The NAvion was the first civilian aircraft manufactured by North American Aviation, known for producing legendary military aircraft such as the P-51 Mustang fighter, AT-6 Texan trainer, B-25 Mitchell bomber and F-86 Saber Jet fighter. NAvions are rugged, capable aircraft that have excellent short landing and take-off capabilities, can land on relatively rough fields and carry 4 people or reasonable cargo capacity while still offering good range. The same qualities that made it attractive to civilian buyers caught the attention of the U.S. Army that needed a “flying pickup truck” for “liaison” duties such as personnel transport, light cargo duties and airborne reconnaissance. 83 aircraft were ordered in 1946 and given the military designation L-17A. North American sold the design along with about 60 uncompleted aircraft to Ryan Aeronautical Company, famed producer of the Spirit of St. Louis, in July 1947, and Ryan produced another 158 upgraded L-17Bs ordered in 1948, and a final order of 5 L-17Bs in 1949 for the Hellenic (Greek) Air Force for a total of 246 L-17s of all types. The rugged design and short-field qualities of the Navion were ultimately it’s downfall – it was expensive to produce and slower than the competition.
48-1007 was accepted by the US Air Force in Jan 1949 and was delivered the the U.S. Army in Dec 1949. I likely served it’s entire Army career in Germany and Japan, although 26 L-17s were used during the Korean War. It was transfered to Schweitzer Aircraft Company, Elmira, NY for maintenece and storage in 1956, and then transferred to the Civil Air Patrol in Presidio of San Francisco (CA), Ellensburg (WA) and finally Yakima (WA). It was struck from USAF inventory in Jun 1967.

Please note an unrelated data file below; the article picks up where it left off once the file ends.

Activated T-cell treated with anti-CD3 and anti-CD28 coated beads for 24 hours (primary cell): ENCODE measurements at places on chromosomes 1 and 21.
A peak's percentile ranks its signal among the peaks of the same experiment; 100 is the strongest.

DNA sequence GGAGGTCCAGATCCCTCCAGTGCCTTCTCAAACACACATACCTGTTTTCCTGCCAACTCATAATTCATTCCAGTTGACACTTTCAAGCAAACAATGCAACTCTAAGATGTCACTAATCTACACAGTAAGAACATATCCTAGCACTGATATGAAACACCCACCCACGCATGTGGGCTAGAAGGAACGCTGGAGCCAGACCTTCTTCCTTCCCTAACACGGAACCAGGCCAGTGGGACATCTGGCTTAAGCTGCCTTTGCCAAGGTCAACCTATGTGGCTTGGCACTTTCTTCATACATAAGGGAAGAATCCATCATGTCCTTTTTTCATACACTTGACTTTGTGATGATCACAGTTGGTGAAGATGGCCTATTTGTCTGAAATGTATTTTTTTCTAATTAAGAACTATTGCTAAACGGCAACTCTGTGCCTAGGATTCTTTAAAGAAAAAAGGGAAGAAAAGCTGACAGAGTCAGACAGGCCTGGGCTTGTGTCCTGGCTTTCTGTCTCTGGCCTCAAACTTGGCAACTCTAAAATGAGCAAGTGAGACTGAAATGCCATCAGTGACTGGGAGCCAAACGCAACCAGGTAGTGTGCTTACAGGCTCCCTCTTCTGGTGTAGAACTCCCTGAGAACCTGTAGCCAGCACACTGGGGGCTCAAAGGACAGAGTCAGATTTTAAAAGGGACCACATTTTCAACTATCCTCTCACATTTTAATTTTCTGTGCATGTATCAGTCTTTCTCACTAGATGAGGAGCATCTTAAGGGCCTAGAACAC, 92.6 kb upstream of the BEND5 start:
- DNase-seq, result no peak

|Date of Manufacture
|Ryan L-17B Navion
|60 Gal – 40 in wings, 20 in underseat aux tank
|Rate of Climb
|Number of Crew
48-1007 currently wears the paint scheme for an ROTC trainer of the 1960s and is in the process of being brought back to it’s correct military configuration. External antennas are correct. The interior and panel is currently undergoing restoration, and the upgraded engine will be replaced in 2015.
Printable QR Codes for: Ryan L-17B Navion 48-1007:
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